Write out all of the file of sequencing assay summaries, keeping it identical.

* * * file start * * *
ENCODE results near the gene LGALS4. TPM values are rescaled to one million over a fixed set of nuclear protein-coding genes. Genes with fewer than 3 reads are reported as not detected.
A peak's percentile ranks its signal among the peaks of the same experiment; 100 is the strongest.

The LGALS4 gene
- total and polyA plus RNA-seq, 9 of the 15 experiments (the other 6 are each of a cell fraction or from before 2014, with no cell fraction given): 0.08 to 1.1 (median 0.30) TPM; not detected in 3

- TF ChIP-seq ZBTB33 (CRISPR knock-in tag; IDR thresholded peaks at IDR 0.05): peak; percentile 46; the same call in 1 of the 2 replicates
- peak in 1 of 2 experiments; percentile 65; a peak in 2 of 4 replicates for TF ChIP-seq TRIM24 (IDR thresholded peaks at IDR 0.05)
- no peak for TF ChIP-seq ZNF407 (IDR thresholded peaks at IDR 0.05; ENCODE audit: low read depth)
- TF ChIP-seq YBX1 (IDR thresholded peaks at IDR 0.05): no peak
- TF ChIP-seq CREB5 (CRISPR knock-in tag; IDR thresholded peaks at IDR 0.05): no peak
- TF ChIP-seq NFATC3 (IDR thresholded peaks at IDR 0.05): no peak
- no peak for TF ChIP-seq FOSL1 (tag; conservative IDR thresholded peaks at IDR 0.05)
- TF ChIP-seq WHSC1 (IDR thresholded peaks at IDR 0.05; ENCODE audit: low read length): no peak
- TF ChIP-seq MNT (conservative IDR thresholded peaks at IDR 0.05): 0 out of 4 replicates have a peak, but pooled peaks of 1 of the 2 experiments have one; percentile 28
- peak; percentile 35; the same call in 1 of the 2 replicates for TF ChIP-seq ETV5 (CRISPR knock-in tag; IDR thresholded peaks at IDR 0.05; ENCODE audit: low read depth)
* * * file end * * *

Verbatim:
ENCODE results near the gene LGALS4. TPM values are rescaled to one million over a fixed set of nuclear protein-coding genes. Genes with fewer than 3 reads are reported as not detected.
A peak's percentile ranks its signal among the peaks of the same experiment; 100 is the strongest.

The LGALS4 gene
- total and polyA plus RNA-seq, 9 of the 15 experiments (the other 6 are each of a cell fraction or from before 2014, with no cell fraction given): 0.08 to 1.1 (median 0.30) TPM; not detected in 3

- TF ChIP-seq ZBTB33 (CRISPR knock-in tag; IDR thresholded peaks at IDR 0.05): peak; percentile 46; the same call in 1 of the 2 replicates
- peak in 1 of 2 experiments; percentile 65; a peak in 2 of 4 replicates for TF ChIP-seq TRIM24 (IDR thresholded peaks at IDR 0.05)
- no peak for TF ChIP-seq ZNF407 (IDR thresholded peaks at IDR 0.05; ENCODE audit: low read depth)
- TF ChIP-seq YBX1 (IDR thresholded peaks at IDR 0.05): no peak
- TF ChIP-seq CREB5 (CRISPR knock-in tag; IDR thresholded peaks at IDR 0.05): no peak
- TF ChIP-seq NFATC3 (IDR thresholded peaks at IDR 0.05): no peak
- no peak for TF ChIP-seq FOSL1 (tag; conservative IDR thresholded peaks at IDR 0.05)
- TF ChIP-seq WHSC1 (IDR thresholded peaks at IDR 0.05; ENCODE audit: low read length): no peak
- TF ChIP-seq MNT (conservative IDR thresholded peaks at IDR 0.05): 0 out of 4 replicates have a peak, but pooled peaks of 1 of the 2 experiments have one; percentile 28
- peak; percentile 35; the same call in 1 of the 2 replicates for TF ChIP-seq ETV5 (CRISPR knock-in tag; IDR thresholded peaks at IDR 0.05; ENCODE audit: low read depth)